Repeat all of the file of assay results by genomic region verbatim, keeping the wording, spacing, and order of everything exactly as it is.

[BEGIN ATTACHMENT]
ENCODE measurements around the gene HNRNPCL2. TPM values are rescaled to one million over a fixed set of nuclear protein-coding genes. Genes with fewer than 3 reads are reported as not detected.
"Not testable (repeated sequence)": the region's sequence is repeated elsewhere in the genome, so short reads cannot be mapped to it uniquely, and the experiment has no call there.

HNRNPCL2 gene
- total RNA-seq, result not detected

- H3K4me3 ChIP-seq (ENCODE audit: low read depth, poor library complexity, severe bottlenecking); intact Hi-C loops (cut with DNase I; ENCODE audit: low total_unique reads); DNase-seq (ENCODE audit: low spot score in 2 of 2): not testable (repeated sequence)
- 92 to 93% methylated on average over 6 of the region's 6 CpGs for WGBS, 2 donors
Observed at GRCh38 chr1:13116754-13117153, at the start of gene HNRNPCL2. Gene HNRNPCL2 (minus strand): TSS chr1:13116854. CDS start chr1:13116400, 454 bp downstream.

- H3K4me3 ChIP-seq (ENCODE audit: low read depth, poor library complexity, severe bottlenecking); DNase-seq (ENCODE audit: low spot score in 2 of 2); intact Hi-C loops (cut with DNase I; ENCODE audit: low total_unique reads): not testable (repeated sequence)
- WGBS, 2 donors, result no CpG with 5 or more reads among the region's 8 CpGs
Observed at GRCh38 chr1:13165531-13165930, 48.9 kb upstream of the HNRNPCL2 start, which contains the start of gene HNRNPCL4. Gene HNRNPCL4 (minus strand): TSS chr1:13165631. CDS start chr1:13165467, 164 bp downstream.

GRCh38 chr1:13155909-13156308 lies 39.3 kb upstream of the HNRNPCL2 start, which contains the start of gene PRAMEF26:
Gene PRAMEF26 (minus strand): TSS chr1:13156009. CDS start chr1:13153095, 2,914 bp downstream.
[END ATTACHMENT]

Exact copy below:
ENCODE measurements around the gene HNRNPCL2. TPM values are rescaled to one million over a fixed set of nuclear protein-coding genes. Genes with fewer than 3 reads are reported as not detected.
"Not testable (repeated sequence)": the region's sequence is repeated elsewhere in the genome, so short reads cannot be mapped to it uniquely, and the experiment has no call there.

HNRNPCL2 gene
- total RNA-seq, result not detected

- H3K4me3 ChIP-seq (ENCODE audit: low read depth, poor library complexity, severe bottlenecking); intact Hi-C loops (cut with DNase I; ENCODE audit: low total_unique reads); DNase-seq (ENCODE audit: low spot score in 2 of 2): not testable (repeated sequence)
- 92 to 93% methylated on average over 6 of the region's 6 CpGs for WGBS, 2 donors
Observed at GRCh38 chr1:13116754-13117153, at the start of gene HNRNPCL2. Gene HNRNPCL2 (minus strand): TSS chr1:13116854. CDS start chr1:13116400, 454 bp downstream.

- H3K4me3 ChIP-seq (ENCODE audit: low read depth, poor library complexity, severe bottlenecking); DNase-seq (ENCODE audit: low spot score in 2 of 2); intact Hi-C loops (cut with DNase I; ENCODE audit: low total_unique reads): not testable (repeated sequence)
- WGBS, 2 donors, result no CpG with 5 or more reads among the region's 8 CpGs
Observed at GRCh38 chr1:13165531-13165930, 48.9 kb upstream of the HNRNPCL2 start, which contains the start of gene HNRNPCL4. Gene HNRNPCL4 (minus strand): TSS chr1:13165631. CDS start chr1:13165467, 164 bp downstream.

GRCh38 chr1:13155909-13156308 lies 39.3 kb upstream of the HNRNPCL2 start, which contains the start of gene PRAMEF26:
Gene PRAMEF26 (minus strand): TSS chr1:13156009. CDS start chr1:13153095, 2,914 bp downstream.